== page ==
' Four hot coals have we, which I will express :
Boasting, lying, anger, and covetousness.
These burning coals are common unto age,
Our old limbs well may stumble o'er the stage,
But will shall never fail us, that is sooth.
Still in my head was always a colt's tooth,
As many a year as now is pass'd and done,
Since that my tap of life began to run.
For certainly when I was born, I trow,
Death drew the tap of life, and let it flow ;
And ever since the tap so fast hath run,
That well-nigh empty now is all the tun.
The stream of life but drips from time to time ;
The silly tongue may well ring out and chime
Of wretchedness, that passed is of yore :
With aged folk, save dotage, there's nought more.'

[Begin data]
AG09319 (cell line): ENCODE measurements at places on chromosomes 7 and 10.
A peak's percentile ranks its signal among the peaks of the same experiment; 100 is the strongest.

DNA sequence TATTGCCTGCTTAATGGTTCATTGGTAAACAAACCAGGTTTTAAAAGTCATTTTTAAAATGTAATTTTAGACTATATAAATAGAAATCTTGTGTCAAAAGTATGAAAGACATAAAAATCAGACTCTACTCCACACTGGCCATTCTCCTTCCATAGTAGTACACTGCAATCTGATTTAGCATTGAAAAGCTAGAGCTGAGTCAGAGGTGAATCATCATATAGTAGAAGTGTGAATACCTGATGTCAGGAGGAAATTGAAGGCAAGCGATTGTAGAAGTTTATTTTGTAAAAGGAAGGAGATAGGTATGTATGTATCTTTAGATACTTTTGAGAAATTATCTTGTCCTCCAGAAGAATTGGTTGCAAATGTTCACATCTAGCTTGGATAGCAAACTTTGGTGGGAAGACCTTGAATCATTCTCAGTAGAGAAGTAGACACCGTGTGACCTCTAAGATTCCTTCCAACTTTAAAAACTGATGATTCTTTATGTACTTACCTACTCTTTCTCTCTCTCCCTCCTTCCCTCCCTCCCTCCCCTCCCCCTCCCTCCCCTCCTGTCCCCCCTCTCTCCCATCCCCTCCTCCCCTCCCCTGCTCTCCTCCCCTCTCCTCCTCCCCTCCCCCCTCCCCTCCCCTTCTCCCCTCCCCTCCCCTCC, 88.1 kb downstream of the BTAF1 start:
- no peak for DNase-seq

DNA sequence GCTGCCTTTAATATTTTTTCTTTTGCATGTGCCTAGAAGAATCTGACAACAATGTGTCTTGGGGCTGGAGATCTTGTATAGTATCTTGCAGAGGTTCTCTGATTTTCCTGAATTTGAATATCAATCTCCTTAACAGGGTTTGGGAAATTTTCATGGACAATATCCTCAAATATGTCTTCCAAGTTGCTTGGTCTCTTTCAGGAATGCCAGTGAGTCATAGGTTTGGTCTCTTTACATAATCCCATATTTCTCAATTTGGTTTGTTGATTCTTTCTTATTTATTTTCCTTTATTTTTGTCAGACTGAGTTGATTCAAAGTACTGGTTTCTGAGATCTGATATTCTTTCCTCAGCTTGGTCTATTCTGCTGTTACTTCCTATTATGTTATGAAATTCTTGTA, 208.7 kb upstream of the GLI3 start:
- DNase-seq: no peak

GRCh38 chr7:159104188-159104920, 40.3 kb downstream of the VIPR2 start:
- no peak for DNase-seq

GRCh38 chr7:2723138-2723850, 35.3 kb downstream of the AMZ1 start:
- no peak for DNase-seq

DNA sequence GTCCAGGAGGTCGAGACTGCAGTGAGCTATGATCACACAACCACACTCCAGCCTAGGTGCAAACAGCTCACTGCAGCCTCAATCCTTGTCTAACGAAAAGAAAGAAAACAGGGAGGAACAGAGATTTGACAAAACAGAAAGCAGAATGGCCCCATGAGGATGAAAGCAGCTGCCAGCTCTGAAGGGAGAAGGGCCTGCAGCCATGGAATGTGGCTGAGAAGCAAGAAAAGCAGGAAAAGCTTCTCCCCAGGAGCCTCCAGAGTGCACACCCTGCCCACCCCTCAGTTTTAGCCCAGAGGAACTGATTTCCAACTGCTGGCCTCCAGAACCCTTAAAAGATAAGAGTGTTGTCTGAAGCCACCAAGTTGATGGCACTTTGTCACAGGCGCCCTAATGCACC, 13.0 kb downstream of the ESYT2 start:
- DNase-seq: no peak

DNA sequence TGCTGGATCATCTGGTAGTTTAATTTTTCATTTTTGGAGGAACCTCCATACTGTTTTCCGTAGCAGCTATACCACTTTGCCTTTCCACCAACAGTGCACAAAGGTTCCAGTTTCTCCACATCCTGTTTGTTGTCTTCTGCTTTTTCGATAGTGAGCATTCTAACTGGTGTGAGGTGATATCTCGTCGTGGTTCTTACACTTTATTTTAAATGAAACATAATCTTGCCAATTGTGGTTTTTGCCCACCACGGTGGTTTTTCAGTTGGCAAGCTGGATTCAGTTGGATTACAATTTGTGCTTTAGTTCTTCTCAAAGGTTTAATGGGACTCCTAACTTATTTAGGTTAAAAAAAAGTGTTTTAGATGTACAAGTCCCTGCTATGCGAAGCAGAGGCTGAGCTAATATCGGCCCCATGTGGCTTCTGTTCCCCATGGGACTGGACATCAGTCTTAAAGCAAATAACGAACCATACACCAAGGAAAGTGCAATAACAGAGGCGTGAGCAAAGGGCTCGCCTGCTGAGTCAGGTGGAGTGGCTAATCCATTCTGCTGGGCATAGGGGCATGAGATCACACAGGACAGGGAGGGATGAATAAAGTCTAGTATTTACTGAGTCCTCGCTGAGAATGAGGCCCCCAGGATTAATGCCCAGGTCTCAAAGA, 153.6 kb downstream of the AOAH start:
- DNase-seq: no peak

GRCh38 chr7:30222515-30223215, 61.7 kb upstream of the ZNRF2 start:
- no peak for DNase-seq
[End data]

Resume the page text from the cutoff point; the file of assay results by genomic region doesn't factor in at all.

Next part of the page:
be remarked. Mr. Tynvhit says, he should certainly have considered the
latter as an "imitation" (of Chaucer), "if Mr. Gray himself had not referred
us to the 169 (170) Sonnet of Petrarch, as his original: —

Ch' i' veggio nel pensier. dolce mio foco,
Fredda una lingua, e duo begli occhi chiusi
Rimaner dopo noi pien' di faville.

The sentiment is different in all three ; but the form of expression, here
adopted by Gray, closely resembles that of the Father of English Poetry;
although, in Gray's time, it was no doubt far more elegant to quote
Petrarch than Chaucer.

142 the reve's prologue.

When that our Host had heard this sermoning,
He 'gan to speak as lordly as a king ;
And said, ' Why, what amounteth all this wit ?
What ! shall we speak all day of holy writ ?
The devil can make a steward fit to preach,
Or of a cobbler a sailor, or a leach.
Say forth thy tale ; and tarry not the time.

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Online LibraryGeoffrey ChaucerThe poems of Geoffrey Chaucer modernized → online text (page 11 of 18)